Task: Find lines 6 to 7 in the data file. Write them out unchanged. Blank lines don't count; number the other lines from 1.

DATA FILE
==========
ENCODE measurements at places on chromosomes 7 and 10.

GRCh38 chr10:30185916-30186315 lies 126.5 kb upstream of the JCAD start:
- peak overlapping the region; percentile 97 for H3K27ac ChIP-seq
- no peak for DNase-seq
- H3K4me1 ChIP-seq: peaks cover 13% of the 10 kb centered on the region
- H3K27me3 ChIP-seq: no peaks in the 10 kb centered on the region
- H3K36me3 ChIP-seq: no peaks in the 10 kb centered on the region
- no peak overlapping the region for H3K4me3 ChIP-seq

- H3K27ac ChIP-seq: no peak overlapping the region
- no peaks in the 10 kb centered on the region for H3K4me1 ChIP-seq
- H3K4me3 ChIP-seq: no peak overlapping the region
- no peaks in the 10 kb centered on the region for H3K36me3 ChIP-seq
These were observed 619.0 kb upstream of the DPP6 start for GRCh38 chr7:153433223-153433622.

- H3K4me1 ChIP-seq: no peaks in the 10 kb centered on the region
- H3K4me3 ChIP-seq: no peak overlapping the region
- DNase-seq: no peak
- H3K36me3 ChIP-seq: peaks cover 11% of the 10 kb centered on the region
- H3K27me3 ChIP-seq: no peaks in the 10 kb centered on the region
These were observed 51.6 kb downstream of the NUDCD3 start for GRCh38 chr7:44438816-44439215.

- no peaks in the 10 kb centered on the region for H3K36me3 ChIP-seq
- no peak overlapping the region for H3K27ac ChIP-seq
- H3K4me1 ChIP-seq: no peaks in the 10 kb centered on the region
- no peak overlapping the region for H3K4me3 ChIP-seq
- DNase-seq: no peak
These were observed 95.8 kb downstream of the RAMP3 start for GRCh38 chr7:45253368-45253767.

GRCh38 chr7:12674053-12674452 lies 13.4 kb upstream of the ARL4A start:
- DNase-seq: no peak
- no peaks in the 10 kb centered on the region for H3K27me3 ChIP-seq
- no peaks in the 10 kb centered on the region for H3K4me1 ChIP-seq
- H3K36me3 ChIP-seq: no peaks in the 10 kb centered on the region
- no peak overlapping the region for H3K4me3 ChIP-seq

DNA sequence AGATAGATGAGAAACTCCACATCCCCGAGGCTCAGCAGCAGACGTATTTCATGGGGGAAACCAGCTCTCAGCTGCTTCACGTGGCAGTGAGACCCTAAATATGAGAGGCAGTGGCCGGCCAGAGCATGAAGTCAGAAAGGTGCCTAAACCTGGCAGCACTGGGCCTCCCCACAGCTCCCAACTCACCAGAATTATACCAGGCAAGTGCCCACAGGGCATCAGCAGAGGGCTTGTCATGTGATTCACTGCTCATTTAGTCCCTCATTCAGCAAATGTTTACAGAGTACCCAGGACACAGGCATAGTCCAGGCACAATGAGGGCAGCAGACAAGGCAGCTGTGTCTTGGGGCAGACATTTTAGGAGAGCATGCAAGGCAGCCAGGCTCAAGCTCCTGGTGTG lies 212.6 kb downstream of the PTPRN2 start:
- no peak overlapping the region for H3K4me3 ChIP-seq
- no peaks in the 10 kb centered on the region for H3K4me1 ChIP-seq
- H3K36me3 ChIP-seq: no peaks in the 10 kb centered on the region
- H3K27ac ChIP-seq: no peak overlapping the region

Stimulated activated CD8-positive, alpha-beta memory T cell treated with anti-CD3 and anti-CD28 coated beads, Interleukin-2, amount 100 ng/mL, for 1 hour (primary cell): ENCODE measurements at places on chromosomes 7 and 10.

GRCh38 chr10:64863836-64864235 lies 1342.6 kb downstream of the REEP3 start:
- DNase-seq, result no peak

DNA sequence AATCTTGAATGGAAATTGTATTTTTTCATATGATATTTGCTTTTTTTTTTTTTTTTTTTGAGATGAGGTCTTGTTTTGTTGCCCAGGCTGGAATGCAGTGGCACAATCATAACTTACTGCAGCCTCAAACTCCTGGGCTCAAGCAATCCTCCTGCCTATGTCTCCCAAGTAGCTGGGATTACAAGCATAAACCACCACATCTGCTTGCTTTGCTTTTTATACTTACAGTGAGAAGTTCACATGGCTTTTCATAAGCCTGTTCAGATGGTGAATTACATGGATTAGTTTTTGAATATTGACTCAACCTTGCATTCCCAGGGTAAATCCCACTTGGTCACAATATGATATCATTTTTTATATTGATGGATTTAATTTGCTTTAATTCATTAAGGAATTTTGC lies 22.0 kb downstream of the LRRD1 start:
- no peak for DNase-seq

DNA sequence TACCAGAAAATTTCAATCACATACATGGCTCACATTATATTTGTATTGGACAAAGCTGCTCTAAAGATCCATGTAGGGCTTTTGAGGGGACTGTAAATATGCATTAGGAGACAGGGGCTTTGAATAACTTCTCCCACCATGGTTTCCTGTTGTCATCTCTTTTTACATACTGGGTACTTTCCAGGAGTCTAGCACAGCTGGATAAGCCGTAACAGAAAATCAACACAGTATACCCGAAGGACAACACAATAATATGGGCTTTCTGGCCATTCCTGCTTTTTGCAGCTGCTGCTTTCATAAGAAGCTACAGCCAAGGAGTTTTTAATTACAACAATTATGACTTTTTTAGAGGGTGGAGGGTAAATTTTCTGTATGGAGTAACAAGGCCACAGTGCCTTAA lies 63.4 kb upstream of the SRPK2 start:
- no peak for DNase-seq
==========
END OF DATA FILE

- H3K27me3 ChIP-seq: no peaks in the 10 kb centered on the region
- H3K36me3 ChIP-seq: no peaks in the 10 kb centered on the region